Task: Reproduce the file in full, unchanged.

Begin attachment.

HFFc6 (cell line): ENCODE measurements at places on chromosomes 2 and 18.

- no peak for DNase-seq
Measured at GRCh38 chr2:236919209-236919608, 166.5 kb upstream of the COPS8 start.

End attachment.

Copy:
HFFc6 (cell line): ENCODE measurements at places on chromosomes 2 and 18.

- no peak for DNase-seq
Measured at GRCh38 chr2:236919209-236919608, 166.5 kb upstream of the COPS8 start.